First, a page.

Essay on HUMAN MEMORY

Free 860 words essay on HUMAN MEMORY for school and college students.

This paper is a discussion of various aspects of the human memory. Human memory is one of the things that have baffled psychologists for eons. However, researches have been intense, and some light has been thrown into this area. This has generated a lot of insight, with resultant theories, models and approaches being advanced to attempt an explanation of the working of the human memory. This paper will look at two models- the multi store memory model proposing possibility of segmentation of the human memory into short and long term, and the working memory model. There are three concepts that will be explained before we proceed. Encoding is the transformation of information so that it can be kept or stored in the memory. Duration refers to the time span that information remains stored in the memory, while capacity refers to how much information can be stored in the memory.

Free Essay on HUMAN MEMORY

1.Multi-Store Memory Model

  • Short-term Memory

This is the memory that is concerned with ephemeral recall of information that is being processed. In other words, it acts as a scratch pad for information waiting processing. In terms of duration, it has short span of operation, and decays very fast in about 300 milliseconds. However, skills such as chunking can lengthen the span of information storage. Chunking means the process of breaking down information into smaller parts, making it easier to remember. Encoding is mainly visual or acoustic. The capacity is 7 (+/-2) items.

  • Long–term Memory

This is the part is the part that is concerned with long term memory of information. Information is transferred from the working memory into it every few seconds. In this, there is appreciably little decay of information. Encoding is basically semantic, and the duration is over 100years. The capacity however, has no upper limit. Anderson conducted some experiments in which his subjects were to memorize sentences. Some of the sentences were to be studied longer than others. They were also required to discriminate those sentences that they memorized from distractions. In each sentence they were to be tested more times than one, with distractions of other sentences. It was found that the length of study and time of access from the time the material was learnt affect learning. The length of study, however, only mattered in as far the information was accessed after a long period.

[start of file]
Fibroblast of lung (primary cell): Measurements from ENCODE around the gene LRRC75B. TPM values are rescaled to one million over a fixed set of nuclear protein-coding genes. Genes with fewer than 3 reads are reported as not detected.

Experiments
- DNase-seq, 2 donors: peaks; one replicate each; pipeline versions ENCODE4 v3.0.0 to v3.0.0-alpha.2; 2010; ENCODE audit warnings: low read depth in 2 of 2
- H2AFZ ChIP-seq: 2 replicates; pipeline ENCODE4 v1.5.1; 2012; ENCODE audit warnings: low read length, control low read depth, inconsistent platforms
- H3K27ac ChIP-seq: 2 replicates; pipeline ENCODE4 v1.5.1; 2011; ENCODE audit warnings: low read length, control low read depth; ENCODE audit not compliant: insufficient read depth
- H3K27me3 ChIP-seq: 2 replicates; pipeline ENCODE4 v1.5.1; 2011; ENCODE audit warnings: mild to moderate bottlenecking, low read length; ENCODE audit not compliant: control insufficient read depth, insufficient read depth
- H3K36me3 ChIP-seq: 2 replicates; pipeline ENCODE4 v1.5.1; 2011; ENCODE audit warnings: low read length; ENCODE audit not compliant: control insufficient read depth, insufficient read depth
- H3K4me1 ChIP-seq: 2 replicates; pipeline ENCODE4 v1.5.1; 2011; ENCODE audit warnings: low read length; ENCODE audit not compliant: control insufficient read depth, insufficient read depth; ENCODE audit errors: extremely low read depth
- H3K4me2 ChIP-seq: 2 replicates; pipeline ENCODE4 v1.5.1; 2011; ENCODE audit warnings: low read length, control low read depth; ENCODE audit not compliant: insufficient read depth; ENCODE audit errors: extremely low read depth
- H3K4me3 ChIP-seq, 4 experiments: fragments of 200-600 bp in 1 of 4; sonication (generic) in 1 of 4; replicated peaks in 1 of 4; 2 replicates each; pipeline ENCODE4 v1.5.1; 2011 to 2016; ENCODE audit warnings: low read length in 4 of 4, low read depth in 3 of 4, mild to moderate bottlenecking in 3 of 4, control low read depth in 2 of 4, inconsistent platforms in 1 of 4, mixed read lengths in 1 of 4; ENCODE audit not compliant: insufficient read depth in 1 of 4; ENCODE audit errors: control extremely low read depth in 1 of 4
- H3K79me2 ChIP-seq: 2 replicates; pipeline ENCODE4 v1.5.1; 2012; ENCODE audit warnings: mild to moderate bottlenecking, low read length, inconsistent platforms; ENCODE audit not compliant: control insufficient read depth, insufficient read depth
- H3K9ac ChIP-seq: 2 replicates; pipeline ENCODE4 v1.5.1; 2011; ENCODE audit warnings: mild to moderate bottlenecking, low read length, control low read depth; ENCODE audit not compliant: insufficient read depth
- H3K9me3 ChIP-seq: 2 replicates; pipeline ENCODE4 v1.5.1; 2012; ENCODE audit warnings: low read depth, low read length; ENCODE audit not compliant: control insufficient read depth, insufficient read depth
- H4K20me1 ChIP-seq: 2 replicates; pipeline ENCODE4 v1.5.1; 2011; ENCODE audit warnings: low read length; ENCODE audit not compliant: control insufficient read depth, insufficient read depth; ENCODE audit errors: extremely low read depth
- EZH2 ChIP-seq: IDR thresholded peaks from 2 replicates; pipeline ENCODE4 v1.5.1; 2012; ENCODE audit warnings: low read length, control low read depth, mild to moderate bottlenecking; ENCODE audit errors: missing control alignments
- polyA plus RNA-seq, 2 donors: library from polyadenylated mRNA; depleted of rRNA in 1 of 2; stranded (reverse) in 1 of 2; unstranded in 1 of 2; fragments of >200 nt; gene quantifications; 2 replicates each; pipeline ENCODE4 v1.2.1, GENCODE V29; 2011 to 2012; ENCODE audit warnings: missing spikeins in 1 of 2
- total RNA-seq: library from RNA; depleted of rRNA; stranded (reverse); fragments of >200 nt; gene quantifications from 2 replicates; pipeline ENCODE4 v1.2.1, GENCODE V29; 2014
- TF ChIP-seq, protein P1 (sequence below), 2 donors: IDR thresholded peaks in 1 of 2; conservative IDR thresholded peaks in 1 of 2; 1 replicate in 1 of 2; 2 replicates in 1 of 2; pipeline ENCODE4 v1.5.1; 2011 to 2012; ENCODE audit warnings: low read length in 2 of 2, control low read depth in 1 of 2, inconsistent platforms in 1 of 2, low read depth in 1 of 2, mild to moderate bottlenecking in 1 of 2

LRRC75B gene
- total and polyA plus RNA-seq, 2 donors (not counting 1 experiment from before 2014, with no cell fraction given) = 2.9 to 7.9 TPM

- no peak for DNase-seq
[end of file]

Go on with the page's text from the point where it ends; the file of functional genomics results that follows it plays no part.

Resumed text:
Some of the strengths of this model include the fact the suggestion of existence of separate stores makes us understand why some parts of the brain can be damaged without affecting the operation of others. Additionally, we are able to tell why some people remember some things more easily than others. Finally the primacy and recency effect lends support to it.

However, some of the weaknesses include its oversimplification on account of the fact that other research suggests existence of other short term memory stores, and also many long term memory stores. Also, the phenomenon of flashbulb memories is not addressed by this model. Finally, the fact that most experiments are done in the lab set up raises the question of the ecological validity of this model.

2. Working Memory Model

This model was described by Graham Hitch and Allan Baddeley in 1974. It was an improvement of the Atkinson-Shiffin multi-store model which the duo believed lacked in detail specifically the short term memory store. The model consists of four major sections. These are divided into two systems i.e. the supervisory system which is the central executive, and the slave systems consisting of three i.e. the Visuo-Spatial sketch-pad, the Phonological Loop and the Episodic Buffer.

The Phonological Loop is comprised of the articulatory control system and the phonological store-what are referred to as the inner voice and the inner ear respectively (These are not the physical anatomical ear canals). The articulatory control system brings revival of the memory cues with auditory stimuli perceived to enter directly to the phonological store. This store keeps information through a sound code which decays within a few seconds (2 seconds). This input generates from LTM.

In terms of strengths, it is more realistic in the sense that it creates provision for manipulation of information especially in the face of problems and challenges. Secondly it can be argued to be more plausible than the multi-store memory model in which the short term memory is considered a stationary store. In contrast, this model brings out the short term memory as a dynamic process.  This model begins with a process in which visualization of every window corresponding with the visual-spatial sketchpad. This brings into focus the phonological loop, whilst the central executive is mandated with the action of making all co-ordination in this activity.

However, this model has a number of weaknesses too. To begin with, the central executive, the primary area of operation in this model is obscurely explained and is not well understood. The functions thus are difficult to test. Secondly, the proponents of this theory state that the central executive only has a limited capacity, but it is not possible to separate it so that a conclusive result can be arrived at. Finally, the Episodic Buffer is not clear enough on how it integrates information from STM and STM.


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